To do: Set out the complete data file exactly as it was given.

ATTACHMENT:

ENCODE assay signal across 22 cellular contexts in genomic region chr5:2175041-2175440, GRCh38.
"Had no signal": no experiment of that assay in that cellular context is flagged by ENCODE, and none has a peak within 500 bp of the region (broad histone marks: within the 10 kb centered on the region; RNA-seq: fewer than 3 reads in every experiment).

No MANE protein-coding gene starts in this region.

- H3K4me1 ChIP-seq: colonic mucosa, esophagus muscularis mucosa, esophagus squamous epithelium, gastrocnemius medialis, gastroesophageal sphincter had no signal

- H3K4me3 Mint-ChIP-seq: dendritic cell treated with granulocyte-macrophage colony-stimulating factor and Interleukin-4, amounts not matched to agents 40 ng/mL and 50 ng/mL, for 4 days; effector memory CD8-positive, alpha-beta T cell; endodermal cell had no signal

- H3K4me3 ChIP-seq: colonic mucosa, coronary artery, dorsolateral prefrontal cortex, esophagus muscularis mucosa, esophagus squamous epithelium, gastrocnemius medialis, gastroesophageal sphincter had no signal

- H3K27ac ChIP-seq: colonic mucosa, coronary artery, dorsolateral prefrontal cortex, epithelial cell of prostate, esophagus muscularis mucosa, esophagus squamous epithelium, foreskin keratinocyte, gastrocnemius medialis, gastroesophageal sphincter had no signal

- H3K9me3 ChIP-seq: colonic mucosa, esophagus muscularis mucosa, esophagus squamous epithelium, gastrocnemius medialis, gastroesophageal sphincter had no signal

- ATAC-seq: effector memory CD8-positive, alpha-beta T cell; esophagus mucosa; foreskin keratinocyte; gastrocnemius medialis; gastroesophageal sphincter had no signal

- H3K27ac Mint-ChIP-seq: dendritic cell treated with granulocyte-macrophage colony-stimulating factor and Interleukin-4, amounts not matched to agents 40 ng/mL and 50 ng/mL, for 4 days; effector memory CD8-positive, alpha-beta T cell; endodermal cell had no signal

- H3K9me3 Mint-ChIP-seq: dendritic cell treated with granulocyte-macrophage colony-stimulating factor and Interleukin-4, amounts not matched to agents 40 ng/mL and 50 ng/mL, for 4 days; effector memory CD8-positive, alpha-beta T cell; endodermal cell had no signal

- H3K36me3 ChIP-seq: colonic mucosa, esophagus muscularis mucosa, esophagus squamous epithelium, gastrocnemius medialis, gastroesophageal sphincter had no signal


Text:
ENCODE assay signal across 22 cellular contexts in genomic region chr5:2175041-2175440, GRCh38.
"Had no signal": no experiment of that assay in that cellular context is flagged by ENCODE, and none has a peak within 500 bp of the region (broad histone marks: within the 10 kb centered on the region; RNA-seq: fewer than 3 reads in every experiment).

No MANE protein-coding gene starts in this region.

- H3K4me1 ChIP-seq: colonic mucosa, esophagus muscularis mucosa, esophagus squamous epithelium, gastrocnemius medialis, gastroesophageal sphincter had no signal

- H3K4me3 Mint-ChIP-seq: dendritic cell treated with granulocyte-macrophage colony-stimulating factor and Interleukin-4, amounts not matched to agents 40 ng/mL and 50 ng/mL, for 4 days; effector memory CD8-positive, alpha-beta T cell; endodermal cell had no signal

- H3K4me3 ChIP-seq: colonic mucosa, coronary artery, dorsolateral prefrontal cortex, esophagus muscularis mucosa, esophagus squamous epithelium, gastrocnemius medialis, gastroesophageal sphincter had no signal

- H3K27ac ChIP-seq: colonic mucosa, coronary artery, dorsolateral prefrontal cortex, epithelial cell of prostate, esophagus muscularis mucosa, esophagus squamous epithelium, foreskin keratinocyte, gastrocnemius medialis, gastroesophageal sphincter had no signal

- H3K9me3 ChIP-seq: colonic mucosa, esophagus muscularis mucosa, esophagus squamous epithelium, gastrocnemius medialis, gastroesophageal sphincter had no signal

- ATAC-seq: effector memory CD8-positive, alpha-beta T cell; esophagus mucosa; foreskin keratinocyte; gastrocnemius medialis; gastroesophageal sphincter had no signal

- H3K27ac Mint-ChIP-seq: dendritic cell treated with granulocyte-macrophage colony-stimulating factor and Interleukin-4, amounts not matched to agents 40 ng/mL and 50 ng/mL, for 4 days; effector memory CD8-positive, alpha-beta T cell; endodermal cell had no signal

- H3K9me3 Mint-ChIP-seq: dendritic cell treated with granulocyte-macrophage colony-stimulating factor and Interleukin-4, amounts not matched to agents 40 ng/mL and 50 ng/mL, for 4 days; effector memory CD8-positive, alpha-beta T cell; endodermal cell had no signal

- H3K36me3 ChIP-seq: colonic mucosa, esophagus muscularis mucosa, esophagus squamous epithelium, gastrocnemius medialis, gastroesophageal sphincter had no signal